This section is from the book "Materia Medica And Therapeutics Inorganic Substances", by Charles D. F. Phillips. Also available from Amazon: Materia medica and therapeutics.
As a preventive of apoplexy, the remedy has a traditional, and perhaps not an easily proved, reputation, but one that would be quite in accord with our view of its action. Lemare-Piquot, after relating marked relief to giddiness, sense of oppression, epistaxis, and other premonitory symptoms, both in his own case and that of five other persons about sixty years of age, reasonably restricts its use to cases of cerebral congestion occurring in the strong and plethoric, who have an excess of blood-corpuscles (v. p. 33). He recommends from 4 milligr. to 1 ctgr. daily for about a month, taken at meal-times, and founds his latest conclusion upon forty-four cases occurring without one death (Bulletin de Therapeutique, 1859, and Recherches sur l'Apo-plexie, Paris, 1860). Cahen, writing upon its value in congestions generally, and cerebral hyperaemia in particular, traces it, as we do, to a regulating influence on vaso-motor nerves (Archives de Med., September, 1863), and Dr. Handfield Jones expresses similar views. Hirtz has had reason to think it efficacious in obviating apoplexy, and suggests that it would tend to prevent atheromatous degeneration ("Nouveau Diet."). It is extremely useful in cerebral congestion, and especially when there is puffiness below the eyes, drowsiness, and mental torpor, with sluggish, venous circulation, and suspicion of commencing atheroma. By a similar action, perhaps, it benefits the melancholy and those suffering from hypochondriasis, especially aged persons.
Epilepsy has been plausibly connected with congestion in and near the medulla oblongata, and certainly the older writers, such as Alexander and Duncan, have recorded cases cured under arsenical treatment. It is of necessity no more a universal cure than any other medicine is, but there seem to be some cases specially amenable to it - for instance, those that are connected, however remotely, with malaria. We must note a case recorded under the supervision of Dr. Bristowe, that of a lad of fourteen, described as anaemic, but free from evident organic disease, and who had suffered severely from epileptic attacks, mainly nocturnal, for about two years, and afterward from attacks, day and night, so frequently that he remained unconscious for some days, and was apparently dying; being roused, however, from this condition, he remained partly paraplegic, and the fits, preceded by screaming and by an aura in the feet, recurred on movement of the legs, or on excitement; for nearly a month he took zinc sulphate in increasing doses with valerian, but remained in the same state, sometimes disturbing the ward for a whole night; he was then ordered 5-min. doses of Fowler's solution thrice daily, and although he was not made aware of any change in treatment, the attacks ceased at once for many days; they recurred for a time under excitement, and the numbness of lower limbs persisted for some days; eventually, however, he got quite well. There is evidently some alliance between such a case and cases of chorea, but the periods of insensibility indicate a more serious condition; the exact character of the "fits" is not, however, described (Medical Times, i., 1862).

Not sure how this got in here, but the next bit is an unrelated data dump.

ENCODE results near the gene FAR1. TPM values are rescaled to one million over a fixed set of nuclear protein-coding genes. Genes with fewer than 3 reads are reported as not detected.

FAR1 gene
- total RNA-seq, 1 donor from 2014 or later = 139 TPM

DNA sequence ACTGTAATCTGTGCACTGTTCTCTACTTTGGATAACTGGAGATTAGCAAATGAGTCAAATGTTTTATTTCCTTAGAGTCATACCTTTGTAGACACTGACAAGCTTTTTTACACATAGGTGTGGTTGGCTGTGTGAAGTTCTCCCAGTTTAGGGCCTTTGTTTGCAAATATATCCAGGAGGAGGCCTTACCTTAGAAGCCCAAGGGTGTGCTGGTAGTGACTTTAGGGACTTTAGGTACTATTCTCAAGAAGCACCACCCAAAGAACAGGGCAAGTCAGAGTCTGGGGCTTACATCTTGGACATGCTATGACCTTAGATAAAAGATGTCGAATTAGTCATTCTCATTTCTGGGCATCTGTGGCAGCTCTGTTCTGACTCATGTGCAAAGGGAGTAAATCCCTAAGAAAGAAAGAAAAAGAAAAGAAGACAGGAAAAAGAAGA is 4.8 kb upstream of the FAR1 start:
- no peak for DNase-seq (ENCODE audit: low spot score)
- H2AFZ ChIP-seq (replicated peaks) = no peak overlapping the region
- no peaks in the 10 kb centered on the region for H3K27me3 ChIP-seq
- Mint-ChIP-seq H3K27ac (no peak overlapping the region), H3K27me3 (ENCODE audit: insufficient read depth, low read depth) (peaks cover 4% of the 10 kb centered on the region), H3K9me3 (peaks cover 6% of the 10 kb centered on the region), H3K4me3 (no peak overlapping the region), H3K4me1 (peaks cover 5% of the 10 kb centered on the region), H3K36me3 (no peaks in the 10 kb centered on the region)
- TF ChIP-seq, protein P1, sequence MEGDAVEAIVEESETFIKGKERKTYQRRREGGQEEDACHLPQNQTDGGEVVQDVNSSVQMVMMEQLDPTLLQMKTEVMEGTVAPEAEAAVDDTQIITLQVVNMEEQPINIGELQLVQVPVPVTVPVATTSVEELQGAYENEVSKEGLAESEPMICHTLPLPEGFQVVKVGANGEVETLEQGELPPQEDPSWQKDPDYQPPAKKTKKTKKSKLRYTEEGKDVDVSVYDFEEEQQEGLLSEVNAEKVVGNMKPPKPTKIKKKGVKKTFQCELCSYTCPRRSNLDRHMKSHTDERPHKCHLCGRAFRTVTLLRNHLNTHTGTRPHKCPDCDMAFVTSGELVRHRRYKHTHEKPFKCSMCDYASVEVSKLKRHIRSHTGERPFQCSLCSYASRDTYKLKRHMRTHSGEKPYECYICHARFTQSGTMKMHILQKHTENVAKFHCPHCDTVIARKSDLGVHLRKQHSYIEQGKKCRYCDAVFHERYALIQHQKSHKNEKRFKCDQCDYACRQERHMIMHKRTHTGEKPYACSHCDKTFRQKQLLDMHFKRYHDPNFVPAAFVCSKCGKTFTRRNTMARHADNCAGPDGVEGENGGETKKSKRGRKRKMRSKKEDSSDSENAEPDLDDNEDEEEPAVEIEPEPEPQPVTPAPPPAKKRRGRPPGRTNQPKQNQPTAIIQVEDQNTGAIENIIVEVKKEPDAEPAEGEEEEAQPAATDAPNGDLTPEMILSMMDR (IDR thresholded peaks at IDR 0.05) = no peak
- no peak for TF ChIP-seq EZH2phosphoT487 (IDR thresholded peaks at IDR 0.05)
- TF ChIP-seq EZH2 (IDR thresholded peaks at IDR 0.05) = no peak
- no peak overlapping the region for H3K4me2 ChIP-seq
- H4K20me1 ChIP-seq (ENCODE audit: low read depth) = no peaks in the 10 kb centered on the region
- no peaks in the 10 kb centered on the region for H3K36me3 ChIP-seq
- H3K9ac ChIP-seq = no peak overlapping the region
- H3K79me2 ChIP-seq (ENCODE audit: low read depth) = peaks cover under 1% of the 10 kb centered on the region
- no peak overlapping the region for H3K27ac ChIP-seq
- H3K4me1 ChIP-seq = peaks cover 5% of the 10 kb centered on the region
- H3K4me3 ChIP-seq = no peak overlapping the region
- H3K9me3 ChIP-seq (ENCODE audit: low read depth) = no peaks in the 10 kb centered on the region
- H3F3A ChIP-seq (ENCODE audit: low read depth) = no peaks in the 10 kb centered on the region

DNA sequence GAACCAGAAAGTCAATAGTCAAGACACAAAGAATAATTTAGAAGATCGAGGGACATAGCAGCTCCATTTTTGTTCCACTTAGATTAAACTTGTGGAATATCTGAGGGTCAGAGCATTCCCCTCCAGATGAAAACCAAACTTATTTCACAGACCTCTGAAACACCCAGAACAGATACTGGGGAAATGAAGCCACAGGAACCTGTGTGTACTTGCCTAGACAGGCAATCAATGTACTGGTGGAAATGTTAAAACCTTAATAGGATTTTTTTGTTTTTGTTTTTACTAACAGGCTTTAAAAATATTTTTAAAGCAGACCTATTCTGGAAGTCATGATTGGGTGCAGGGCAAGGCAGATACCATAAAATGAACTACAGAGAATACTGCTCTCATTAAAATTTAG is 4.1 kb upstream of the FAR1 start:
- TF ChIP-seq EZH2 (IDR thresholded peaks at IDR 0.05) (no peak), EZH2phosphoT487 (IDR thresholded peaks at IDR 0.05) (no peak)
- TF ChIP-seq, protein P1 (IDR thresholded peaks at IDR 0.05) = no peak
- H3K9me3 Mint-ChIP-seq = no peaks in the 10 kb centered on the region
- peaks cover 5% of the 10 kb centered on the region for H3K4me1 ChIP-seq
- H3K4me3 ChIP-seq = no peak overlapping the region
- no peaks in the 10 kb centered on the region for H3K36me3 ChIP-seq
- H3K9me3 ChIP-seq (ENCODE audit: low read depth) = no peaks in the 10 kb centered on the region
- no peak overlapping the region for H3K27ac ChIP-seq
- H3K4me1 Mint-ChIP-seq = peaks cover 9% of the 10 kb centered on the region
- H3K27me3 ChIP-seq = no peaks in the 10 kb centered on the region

Dr. Clemens (Frankfort) strongly recommends a "liquor arsenici bro-midi," which he has used for twenty years in the treatment of epilepsy of all varieties with much success; it has relieved even in cases connected with thickening of skull and congenital malformation (Medical Record, 1877). This preparation is said to be more reliable than Fowler's, and to act well without increase of the daily dose: it is made by boiling potash carbonate and arsenious acid, of each 1 dr. in 1/2 pint of water: making up to 12 oz., adding 2 dr. of bromine, and mixing thoroughly.